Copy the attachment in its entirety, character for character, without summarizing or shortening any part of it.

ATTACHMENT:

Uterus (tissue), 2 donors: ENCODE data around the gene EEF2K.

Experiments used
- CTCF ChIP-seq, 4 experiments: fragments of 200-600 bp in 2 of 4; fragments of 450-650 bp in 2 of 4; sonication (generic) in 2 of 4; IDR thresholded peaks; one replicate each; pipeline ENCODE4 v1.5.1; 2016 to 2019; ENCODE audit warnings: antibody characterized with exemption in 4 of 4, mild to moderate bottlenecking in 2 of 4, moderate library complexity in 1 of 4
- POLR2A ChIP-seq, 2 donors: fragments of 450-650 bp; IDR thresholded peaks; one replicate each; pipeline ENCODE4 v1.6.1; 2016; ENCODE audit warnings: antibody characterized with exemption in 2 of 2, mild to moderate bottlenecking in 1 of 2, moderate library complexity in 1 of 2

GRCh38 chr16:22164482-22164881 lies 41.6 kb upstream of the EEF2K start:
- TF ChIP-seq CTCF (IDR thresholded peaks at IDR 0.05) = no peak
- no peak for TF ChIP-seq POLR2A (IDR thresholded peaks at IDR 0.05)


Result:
Uterus (tissue), 2 donors: ENCODE data around the gene EEF2K.

Experiments used
- CTCF ChIP-seq, 4 experiments: fragments of 200-600 bp in 2 of 4; fragments of 450-650 bp in 2 of 4; sonication (generic) in 2 of 4; IDR thresholded peaks; one replicate each; pipeline ENCODE4 v1.5.1; 2016 to 2019; ENCODE audit warnings: antibody characterized with exemption in 4 of 4, mild to moderate bottlenecking in 2 of 4, moderate library complexity in 1 of 4
- POLR2A ChIP-seq, 2 donors: fragments of 450-650 bp; IDR thresholded peaks; one replicate each; pipeline ENCODE4 v1.6.1; 2016; ENCODE audit warnings: antibody characterized with exemption in 2 of 2, mild to moderate bottlenecking in 1 of 2, moderate library complexity in 1 of 2

GRCh38 chr16:22164482-22164881 lies 41.6 kb upstream of the EEF2K start:
- TF ChIP-seq CTCF (IDR thresholded peaks at IDR 0.05) = no peak
- no peak for TF ChIP-seq POLR2A (IDR thresholded peaks at IDR 0.05)